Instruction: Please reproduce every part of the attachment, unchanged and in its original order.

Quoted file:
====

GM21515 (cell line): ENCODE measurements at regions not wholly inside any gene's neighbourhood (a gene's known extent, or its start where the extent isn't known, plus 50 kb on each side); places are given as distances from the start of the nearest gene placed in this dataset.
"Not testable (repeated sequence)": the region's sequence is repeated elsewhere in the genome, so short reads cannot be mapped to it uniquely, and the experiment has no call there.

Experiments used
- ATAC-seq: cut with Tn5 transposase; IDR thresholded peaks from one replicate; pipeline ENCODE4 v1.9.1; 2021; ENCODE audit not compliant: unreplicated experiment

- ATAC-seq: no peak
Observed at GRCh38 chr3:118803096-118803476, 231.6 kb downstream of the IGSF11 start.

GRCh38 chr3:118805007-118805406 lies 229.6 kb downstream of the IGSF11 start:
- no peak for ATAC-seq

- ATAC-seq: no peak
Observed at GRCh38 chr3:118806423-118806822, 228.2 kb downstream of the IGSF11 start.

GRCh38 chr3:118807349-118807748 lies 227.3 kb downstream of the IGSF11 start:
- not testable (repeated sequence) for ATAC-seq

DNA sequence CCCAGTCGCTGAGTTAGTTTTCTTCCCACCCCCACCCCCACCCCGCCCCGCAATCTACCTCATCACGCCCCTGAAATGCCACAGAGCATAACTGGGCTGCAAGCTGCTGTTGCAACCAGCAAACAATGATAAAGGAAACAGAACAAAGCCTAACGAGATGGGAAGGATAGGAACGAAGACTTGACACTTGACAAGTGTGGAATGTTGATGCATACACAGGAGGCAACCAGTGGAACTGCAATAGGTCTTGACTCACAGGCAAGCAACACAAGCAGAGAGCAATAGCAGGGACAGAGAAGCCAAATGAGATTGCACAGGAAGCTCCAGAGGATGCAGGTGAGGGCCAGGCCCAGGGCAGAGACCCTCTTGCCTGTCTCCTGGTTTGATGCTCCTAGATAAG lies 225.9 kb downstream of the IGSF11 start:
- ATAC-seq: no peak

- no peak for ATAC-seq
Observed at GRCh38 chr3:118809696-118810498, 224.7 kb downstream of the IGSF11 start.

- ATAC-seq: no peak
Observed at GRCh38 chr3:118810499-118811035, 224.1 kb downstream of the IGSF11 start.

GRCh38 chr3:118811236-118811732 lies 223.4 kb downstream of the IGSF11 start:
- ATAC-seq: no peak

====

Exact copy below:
GM21515 (cell line): ENCODE measurements at regions not wholly inside any gene's neighbourhood (a gene's known extent, or its start where the extent isn't known, plus 50 kb on each side); places are given as distances from the start of the nearest gene placed in this dataset.
"Not testable (repeated sequence)": the region's sequence is repeated elsewhere in the genome, so short reads cannot be mapped to it uniquely, and the experiment has no call there.

Experiments used
- ATAC-seq: cut with Tn5 transposase; IDR thresholded peaks from one replicate; pipeline ENCODE4 v1.9.1; 2021; ENCODE audit not compliant: unreplicated experiment

- ATAC-seq: no peak
Observed at GRCh38 chr3:118803096-118803476, 231.6 kb downstream of the IGSF11 start.

GRCh38 chr3:118805007-118805406 lies 229.6 kb downstream of the IGSF11 start:
- no peak for ATAC-seq

- ATAC-seq: no peak
Observed at GRCh38 chr3:118806423-118806822, 228.2 kb downstream of the IGSF11 start.

GRCh38 chr3:118807349-118807748 lies 227.3 kb downstream of the IGSF11 start:
- not testable (repeated sequence) for ATAC-seq

DNA sequence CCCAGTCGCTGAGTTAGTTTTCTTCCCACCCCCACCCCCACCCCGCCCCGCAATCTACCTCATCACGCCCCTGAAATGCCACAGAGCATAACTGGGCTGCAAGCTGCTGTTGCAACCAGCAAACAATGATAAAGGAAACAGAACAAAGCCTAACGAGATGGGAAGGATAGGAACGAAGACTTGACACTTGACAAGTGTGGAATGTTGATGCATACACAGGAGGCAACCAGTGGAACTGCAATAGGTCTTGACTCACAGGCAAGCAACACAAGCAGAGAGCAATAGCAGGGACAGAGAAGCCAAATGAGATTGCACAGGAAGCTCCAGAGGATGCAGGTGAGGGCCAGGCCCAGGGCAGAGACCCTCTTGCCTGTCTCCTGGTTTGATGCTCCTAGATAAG lies 225.9 kb downstream of the IGSF11 start:
- ATAC-seq: no peak

- no peak for ATAC-seq
Observed at GRCh38 chr3:118809696-118810498, 224.7 kb downstream of the IGSF11 start.

- ATAC-seq: no peak
Observed at GRCh38 chr3:118810499-118811035, 224.1 kb downstream of the IGSF11 start.

GRCh38 chr3:118811236-118811732 lies 223.4 kb downstream of the IGSF11 start:
- ATAC-seq: no peak